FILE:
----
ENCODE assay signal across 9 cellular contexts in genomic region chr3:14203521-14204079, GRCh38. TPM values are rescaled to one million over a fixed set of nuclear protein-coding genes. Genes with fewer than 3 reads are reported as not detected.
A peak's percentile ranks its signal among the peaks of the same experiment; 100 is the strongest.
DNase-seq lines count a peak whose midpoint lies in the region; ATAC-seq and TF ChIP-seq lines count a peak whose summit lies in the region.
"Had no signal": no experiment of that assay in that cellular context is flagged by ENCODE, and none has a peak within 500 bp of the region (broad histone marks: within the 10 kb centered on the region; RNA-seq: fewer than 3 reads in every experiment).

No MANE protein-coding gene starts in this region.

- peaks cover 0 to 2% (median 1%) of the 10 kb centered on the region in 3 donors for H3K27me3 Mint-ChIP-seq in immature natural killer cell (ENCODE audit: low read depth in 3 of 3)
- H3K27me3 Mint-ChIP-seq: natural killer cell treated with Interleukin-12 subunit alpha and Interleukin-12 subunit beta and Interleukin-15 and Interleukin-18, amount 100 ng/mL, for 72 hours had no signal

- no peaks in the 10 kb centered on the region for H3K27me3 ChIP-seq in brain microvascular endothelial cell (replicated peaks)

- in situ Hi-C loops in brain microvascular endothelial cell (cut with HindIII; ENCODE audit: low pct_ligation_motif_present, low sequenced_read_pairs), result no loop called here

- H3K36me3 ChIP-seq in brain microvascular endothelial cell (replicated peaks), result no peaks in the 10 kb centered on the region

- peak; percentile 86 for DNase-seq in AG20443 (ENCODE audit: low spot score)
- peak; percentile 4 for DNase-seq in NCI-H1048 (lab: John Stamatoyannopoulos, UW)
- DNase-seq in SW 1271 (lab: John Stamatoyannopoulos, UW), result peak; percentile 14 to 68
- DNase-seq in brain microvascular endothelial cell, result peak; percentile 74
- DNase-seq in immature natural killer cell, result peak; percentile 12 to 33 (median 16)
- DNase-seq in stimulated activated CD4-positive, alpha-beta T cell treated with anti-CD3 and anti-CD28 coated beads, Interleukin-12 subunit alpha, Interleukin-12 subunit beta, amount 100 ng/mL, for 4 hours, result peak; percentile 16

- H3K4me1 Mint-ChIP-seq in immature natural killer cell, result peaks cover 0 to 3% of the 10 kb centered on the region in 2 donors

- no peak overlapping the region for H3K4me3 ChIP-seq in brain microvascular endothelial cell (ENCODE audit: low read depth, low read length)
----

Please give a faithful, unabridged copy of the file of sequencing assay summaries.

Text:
ENCODE assay signal across 9 cellular contexts in genomic region chr3:14203521-14204079, GRCh38. TPM values are rescaled to one million over a fixed set of nuclear protein-coding genes. Genes with fewer than 3 reads are reported as not detected.
A peak's percentile ranks its signal among the peaks of the same experiment; 100 is the strongest.
DNase-seq lines count a peak whose midpoint lies in the region; ATAC-seq and TF ChIP-seq lines count a peak whose summit lies in the region.
"Had no signal": no experiment of that assay in that cellular context is flagged by ENCODE, and none has a peak within 500 bp of the region (broad histone marks: within the 10 kb centered on the region; RNA-seq: fewer than 3 reads in every experiment).

No MANE protein-coding gene starts in this region.

- peaks cover 0 to 2% (median 1%) of the 10 kb centered on the region in 3 donors for H3K27me3 Mint-ChIP-seq in immature natural killer cell (ENCODE audit: low read depth in 3 of 3)
- H3K27me3 Mint-ChIP-seq: natural killer cell treated with Interleukin-12 subunit alpha and Interleukin-12 subunit beta and Interleukin-15 and Interleukin-18, amount 100 ng/mL, for 72 hours had no signal

- no peaks in the 10 kb centered on the region for H3K27me3 ChIP-seq in brain microvascular endothelial cell (replicated peaks)

- in situ Hi-C loops in brain microvascular endothelial cell (cut with HindIII; ENCODE audit: low pct_ligation_motif_present, low sequenced_read_pairs), result no loop called here

- H3K36me3 ChIP-seq in brain microvascular endothelial cell (replicated peaks), result no peaks in the 10 kb centered on the region

- peak; percentile 86 for DNase-seq in AG20443 (ENCODE audit: low spot score)
- peak; percentile 4 for DNase-seq in NCI-H1048 (lab: John Stamatoyannopoulos, UW)
- DNase-seq in SW 1271 (lab: John Stamatoyannopoulos, UW), result peak; percentile 14 to 68
- DNase-seq in brain microvascular endothelial cell, result peak; percentile 74
- DNase-seq in immature natural killer cell, result peak; percentile 12 to 33 (median 16)
- DNase-seq in stimulated activated CD4-positive, alpha-beta T cell treated with anti-CD3 and anti-CD28 coated beads, Interleukin-12 subunit alpha, Interleukin-12 subunit beta, amount 100 ng/mL, for 4 hours, result peak; percentile 16

- H3K4me1 Mint-ChIP-seq in immature natural killer cell, result peaks cover 0 to 3% of the 10 kb centered on the region in 2 donors

- no peak overlapping the region for H3K4me3 ChIP-seq in brain microvascular endothelial cell (ENCODE audit: low read depth, low read length)